Mathew guffawed over his phone screen. He lurched out of his bed excitedly and dashed to the living room where his friends were.
“Guys, I no fit laugh alone o,” he chuckled. “Come see wetin the yeye girl don post for Facebook.”
They circled around the phone and one of them read it aloud.
“Men are evil,” he read. “Men are more dangerous than snakes. They are liars, pretenders, monsters! They walk around in fake shirts, looking for a girl to declare fake love to and promise what they’re not even intending to ever give. God is very patient. If not, he should have stricken all of them down.”
“But this girl sabi grammar sha,” said Demola. “Wetin be stricken again now?”
“Olodo!” spat Akin. “You no know strike? When thunder strike person, past tense is stricken.”
“Look at you too,” snickered Mathew. “Past tense or past participle?”
“Who cares?” mumbled Akin. “Who part-party-people epp? So, na because of you the girl dey write all this stricken?”
“Na so I see am o. Na so the stupid girl dey blame me like say she no chop my money too o. No be she wan date banker?”
“But you too don stricken that girl’s heart too much o,” cracked Demola and they laughed. “Truth-truth, you do that girl bad. Person wey dey yarn grammar like this and you just… chai, you’re a wicked somebody.”
“E gbami,” said Mathew. “Come see this yeye pot wey dey say kettle yansh is black. How many belle you don terminate in your life ehn? You fit count am? My own is not even up to five and you dey talk nonsense.”
“Abeg, gimme remote joor.” Akin snacthed the remote control from Demola’s hand and returned to his seat where he was watching highlights on TV.
“Omo,” Mathew told Demola. “I knack that girl gan o. I start to dey knack am from the second week we met. On Sundays like this, before meeting, I go knack am. After coming back from meeting, she go don cook finish, I go still knack am. Throughout the night, she no dey tire. On Monday morning before we comot for house, I go enter again. Every time, pakam! The thing come be say, with the bountiful population of those knacking-lation, she no dey tire o. She go ben-down on top bed like when Muslims dey pray and I go enter from the back, pakan-pakan-pakan, gish-gish-gish, mehn, that girl nearly finished my life. The stupid girl come dey use belle bobo me. Who belle epp? I just pack my stuffs, I enter factory settings pa-pa-pa, make dem go look for me on Jiji.”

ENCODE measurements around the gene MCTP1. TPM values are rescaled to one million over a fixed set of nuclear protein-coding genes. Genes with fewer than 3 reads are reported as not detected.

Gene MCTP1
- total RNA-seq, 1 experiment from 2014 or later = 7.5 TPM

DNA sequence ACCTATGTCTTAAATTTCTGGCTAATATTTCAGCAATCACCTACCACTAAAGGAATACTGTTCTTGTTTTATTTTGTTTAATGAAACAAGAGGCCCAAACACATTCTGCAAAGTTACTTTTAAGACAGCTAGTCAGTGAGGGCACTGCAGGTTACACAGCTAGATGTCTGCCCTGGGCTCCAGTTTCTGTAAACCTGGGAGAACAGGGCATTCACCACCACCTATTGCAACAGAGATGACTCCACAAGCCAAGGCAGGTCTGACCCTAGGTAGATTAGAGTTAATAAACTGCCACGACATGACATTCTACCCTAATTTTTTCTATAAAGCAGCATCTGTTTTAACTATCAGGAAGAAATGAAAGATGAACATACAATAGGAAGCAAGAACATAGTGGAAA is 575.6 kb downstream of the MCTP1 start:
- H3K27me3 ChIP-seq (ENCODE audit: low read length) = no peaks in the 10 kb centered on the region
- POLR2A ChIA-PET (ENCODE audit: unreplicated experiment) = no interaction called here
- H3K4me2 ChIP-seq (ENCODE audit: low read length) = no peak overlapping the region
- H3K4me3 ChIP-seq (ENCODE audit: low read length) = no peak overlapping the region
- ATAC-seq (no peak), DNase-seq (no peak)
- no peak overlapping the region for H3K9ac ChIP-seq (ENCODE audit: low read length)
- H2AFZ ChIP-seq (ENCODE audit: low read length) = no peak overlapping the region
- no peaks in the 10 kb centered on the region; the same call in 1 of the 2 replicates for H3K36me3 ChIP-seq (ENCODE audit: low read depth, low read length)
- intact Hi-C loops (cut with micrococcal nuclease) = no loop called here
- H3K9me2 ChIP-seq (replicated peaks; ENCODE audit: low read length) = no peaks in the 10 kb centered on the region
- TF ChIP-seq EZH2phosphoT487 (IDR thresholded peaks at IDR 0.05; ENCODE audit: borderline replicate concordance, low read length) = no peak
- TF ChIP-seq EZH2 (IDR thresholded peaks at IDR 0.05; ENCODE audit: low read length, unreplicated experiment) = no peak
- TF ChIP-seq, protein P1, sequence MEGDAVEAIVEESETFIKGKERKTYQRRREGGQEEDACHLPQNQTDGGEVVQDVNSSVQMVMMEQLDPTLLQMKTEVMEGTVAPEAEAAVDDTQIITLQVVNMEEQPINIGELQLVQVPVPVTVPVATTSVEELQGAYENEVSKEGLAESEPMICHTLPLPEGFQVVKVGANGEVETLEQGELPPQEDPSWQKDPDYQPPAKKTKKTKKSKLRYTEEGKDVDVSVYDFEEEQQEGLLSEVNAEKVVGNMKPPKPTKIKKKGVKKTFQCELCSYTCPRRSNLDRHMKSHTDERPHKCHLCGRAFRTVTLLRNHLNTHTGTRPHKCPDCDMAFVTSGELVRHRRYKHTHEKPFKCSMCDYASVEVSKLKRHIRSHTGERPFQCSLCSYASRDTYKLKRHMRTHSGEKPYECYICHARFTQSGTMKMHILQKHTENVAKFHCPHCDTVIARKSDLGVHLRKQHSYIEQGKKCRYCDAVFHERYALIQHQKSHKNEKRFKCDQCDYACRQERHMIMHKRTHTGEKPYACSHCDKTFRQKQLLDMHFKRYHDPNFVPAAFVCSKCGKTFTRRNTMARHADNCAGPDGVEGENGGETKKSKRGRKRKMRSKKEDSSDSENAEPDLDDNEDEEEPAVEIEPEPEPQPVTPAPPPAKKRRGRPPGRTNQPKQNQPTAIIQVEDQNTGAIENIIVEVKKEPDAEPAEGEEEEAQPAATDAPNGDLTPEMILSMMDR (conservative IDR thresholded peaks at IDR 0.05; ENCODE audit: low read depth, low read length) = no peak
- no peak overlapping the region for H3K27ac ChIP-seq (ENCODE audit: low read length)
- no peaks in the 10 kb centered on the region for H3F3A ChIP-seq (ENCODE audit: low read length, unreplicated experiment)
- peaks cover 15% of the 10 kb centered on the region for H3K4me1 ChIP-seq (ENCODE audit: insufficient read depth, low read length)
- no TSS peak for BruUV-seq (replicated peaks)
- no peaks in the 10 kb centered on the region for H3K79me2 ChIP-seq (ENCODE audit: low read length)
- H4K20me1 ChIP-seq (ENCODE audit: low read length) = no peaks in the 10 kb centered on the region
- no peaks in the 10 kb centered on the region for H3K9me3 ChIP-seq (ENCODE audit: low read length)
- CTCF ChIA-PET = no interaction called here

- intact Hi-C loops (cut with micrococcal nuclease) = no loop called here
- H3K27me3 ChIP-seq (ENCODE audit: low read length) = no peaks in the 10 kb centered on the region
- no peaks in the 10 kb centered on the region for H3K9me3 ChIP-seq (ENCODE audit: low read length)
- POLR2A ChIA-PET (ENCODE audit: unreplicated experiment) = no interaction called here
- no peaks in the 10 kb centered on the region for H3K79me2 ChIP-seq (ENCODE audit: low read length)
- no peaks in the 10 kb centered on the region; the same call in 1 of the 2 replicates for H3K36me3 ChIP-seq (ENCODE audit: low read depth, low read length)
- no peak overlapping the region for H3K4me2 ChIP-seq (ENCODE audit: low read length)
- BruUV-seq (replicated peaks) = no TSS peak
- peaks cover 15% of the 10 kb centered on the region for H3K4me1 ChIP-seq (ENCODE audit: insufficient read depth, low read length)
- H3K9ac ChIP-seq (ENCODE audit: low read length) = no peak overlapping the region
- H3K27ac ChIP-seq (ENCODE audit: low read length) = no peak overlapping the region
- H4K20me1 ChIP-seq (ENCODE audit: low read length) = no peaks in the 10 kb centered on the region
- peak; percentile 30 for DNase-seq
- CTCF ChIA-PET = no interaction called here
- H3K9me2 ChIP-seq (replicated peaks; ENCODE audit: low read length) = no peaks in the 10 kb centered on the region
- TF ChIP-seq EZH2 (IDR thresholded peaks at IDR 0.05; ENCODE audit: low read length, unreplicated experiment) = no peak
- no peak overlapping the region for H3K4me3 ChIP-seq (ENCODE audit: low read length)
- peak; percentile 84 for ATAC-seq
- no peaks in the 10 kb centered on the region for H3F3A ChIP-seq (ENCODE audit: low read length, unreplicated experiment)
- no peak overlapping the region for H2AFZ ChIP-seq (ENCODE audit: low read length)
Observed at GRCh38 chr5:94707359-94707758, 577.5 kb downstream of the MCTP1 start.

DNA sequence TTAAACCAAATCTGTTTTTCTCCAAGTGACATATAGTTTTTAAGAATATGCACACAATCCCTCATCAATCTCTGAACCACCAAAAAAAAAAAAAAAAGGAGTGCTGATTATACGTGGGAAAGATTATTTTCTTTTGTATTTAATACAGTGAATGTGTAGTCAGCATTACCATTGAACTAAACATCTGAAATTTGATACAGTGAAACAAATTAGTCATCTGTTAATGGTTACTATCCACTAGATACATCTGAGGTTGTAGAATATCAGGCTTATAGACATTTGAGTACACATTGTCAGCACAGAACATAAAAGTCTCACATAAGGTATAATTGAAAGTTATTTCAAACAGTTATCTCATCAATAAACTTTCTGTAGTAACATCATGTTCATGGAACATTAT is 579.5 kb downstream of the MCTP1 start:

“Bad guy!” Demola laughed. To him, it was such an interesting story.
Just then Mathew’s phone rang.
“My mum will arrive tomorrow,” the caller told him. “So, come on Saturday and let me introduce you to her. I’ve got to go. Laters. Love you.”
“Okay, that’s good news! Love you too bae. I’ll call you later.”
The call ended.
“Ore,” he told Demola. “Guess who jes called. Na Bola o. She talk say make I come meet her mum this Saturday. She dey come Naija all the way from Minnesota.”
“Wetin be Minnesota?”
“See your life outside. You no know Minnesota in America.”
“Minnesota in America. Who Minnesota epp? I know my papa’s village in Nigeria?”
“Na you sabi jare, free me.”
“Who hold you before, stupid boy? So, you wan go alone abi?”
“Go alone ke? I dey go with you guys nio, I dey craze?”
“You no go wan enter Evans’ market naw, you dey mad?”
“I no wan offend you o, oga Evans. Akin, stupid boy, you better off that TV and go iron that okrika shirt you bought yesterday. We dey go meet my fiancée’s mum on Saturday o.”
“Thunder go fire your mouth, who dey wear okrika shirt? Na designer shirt you dey call okrika, where you come from sef? Village boy.”